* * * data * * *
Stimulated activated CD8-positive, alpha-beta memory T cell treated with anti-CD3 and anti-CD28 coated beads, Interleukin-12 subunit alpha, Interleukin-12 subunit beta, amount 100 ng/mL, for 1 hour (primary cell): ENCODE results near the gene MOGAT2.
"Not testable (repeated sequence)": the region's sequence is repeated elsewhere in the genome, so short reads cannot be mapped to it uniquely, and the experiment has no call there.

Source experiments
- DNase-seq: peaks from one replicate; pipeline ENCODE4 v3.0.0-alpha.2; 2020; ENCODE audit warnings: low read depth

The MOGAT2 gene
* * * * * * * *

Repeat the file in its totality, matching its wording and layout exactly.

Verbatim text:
Stimulated activated CD8-positive, alpha-beta memory T cell treated with anti-CD3 and anti-CD28 coated beads, Interleukin-12 subunit alpha, Interleukin-12 subunit beta, amount 100 ng/mL, for 1 hour (primary cell): ENCODE results near the gene MOGAT2.
"Not testable (repeated sequence)": the region's sequence is repeated elsewhere in the genome, so short reads cannot be mapped to it uniquely, and the experiment has no call there.

Source experiments
- DNase-seq: peaks from one replicate; pipeline ENCODE4 v3.0.0-alpha.2; 2020; ENCODE audit warnings: low read depth

The MOGAT2 gene